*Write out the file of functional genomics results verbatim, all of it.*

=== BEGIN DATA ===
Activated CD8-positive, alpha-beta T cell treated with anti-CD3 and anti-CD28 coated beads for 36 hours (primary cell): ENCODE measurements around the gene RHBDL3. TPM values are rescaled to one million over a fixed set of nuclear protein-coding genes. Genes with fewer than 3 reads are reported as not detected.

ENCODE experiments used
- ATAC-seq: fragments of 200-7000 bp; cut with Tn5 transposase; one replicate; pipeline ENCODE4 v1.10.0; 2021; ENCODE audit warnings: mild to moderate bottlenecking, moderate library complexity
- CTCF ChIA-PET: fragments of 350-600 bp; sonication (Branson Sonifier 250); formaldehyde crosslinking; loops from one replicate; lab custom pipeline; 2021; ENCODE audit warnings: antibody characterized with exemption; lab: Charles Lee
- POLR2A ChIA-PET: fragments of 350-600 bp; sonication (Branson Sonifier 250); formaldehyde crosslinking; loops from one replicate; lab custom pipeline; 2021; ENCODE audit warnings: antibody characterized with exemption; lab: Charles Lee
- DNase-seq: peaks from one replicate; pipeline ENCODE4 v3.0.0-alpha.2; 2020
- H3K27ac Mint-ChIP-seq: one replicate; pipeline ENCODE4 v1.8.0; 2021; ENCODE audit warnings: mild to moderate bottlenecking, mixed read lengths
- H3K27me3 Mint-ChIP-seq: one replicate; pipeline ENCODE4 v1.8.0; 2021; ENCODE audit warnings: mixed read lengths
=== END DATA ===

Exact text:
Activated CD8-positive, alpha-beta T cell treated with anti-CD3 and anti-CD28 coated beads for 36 hours (primary cell): ENCODE measurements around the gene RHBDL3. TPM values are rescaled to one million over a fixed set of nuclear protein-coding genes. Genes with fewer than 3 reads are reported as not detected.

ENCODE experiments used
- ATAC-seq: fragments of 200-7000 bp; cut with Tn5 transposase; one replicate; pipeline ENCODE4 v1.10.0; 2021; ENCODE audit warnings: mild to moderate bottlenecking, moderate library complexity
- CTCF ChIA-PET: fragments of 350-600 bp; sonication (Branson Sonifier 250); formaldehyde crosslinking; loops from one replicate; lab custom pipeline; 2021; ENCODE audit warnings: antibody characterized with exemption; lab: Charles Lee
- POLR2A ChIA-PET: fragments of 350-600 bp; sonication (Branson Sonifier 250); formaldehyde crosslinking; loops from one replicate; lab custom pipeline; 2021; ENCODE audit warnings: antibody characterized with exemption; lab: Charles Lee
- DNase-seq: peaks from one replicate; pipeline ENCODE4 v3.0.0-alpha.2; 2020
- H3K27ac Mint-ChIP-seq: one replicate; pipeline ENCODE4 v1.8.0; 2021; ENCODE audit warnings: mild to moderate bottlenecking, mixed read lengths
- H3K27me3 Mint-ChIP-seq: one replicate; pipeline ENCODE4 v1.8.0; 2021; ENCODE audit warnings: mixed read lengths